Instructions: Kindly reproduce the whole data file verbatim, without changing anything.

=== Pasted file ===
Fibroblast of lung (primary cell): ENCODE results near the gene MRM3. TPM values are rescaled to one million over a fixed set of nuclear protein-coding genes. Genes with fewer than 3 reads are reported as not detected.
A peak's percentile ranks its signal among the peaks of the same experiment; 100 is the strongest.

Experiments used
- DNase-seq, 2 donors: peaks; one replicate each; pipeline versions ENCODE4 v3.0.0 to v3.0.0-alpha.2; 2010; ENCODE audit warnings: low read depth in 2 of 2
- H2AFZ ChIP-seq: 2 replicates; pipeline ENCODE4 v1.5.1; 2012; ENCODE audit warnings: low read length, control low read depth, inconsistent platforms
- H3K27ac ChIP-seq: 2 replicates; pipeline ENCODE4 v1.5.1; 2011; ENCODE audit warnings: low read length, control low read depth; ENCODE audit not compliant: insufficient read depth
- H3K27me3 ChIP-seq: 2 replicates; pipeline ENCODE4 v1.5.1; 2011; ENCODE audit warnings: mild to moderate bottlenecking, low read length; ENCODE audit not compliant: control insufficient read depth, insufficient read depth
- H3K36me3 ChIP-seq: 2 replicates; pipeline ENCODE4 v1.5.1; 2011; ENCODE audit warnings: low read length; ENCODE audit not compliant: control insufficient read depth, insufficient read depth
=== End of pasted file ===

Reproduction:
Fibroblast of lung (primary cell): ENCODE results near the gene MRM3. TPM values are rescaled to one million over a fixed set of nuclear protein-coding genes. Genes with fewer than 3 reads are reported as not detected.
A peak's percentile ranks its signal among the peaks of the same experiment; 100 is the strongest.

Experiments used
- DNase-seq, 2 donors: peaks; one replicate each; pipeline versions ENCODE4 v3.0.0 to v3.0.0-alpha.2; 2010; ENCODE audit warnings: low read depth in 2 of 2
- H2AFZ ChIP-seq: 2 replicates; pipeline ENCODE4 v1.5.1; 2012; ENCODE audit warnings: low read length, control low read depth, inconsistent platforms
- H3K27ac ChIP-seq: 2 replicates; pipeline ENCODE4 v1.5.1; 2011; ENCODE audit warnings: low read length, control low read depth; ENCODE audit not compliant: insufficient read depth
- H3K27me3 ChIP-seq: 2 replicates; pipeline ENCODE4 v1.5.1; 2011; ENCODE audit warnings: mild to moderate bottlenecking, low read length; ENCODE audit not compliant: control insufficient read depth, insufficient read depth
- H3K36me3 ChIP-seq: 2 replicates; pipeline ENCODE4 v1.5.1; 2011; ENCODE audit warnings: low read length; ENCODE audit not compliant: control insufficient read depth, insufficient read depth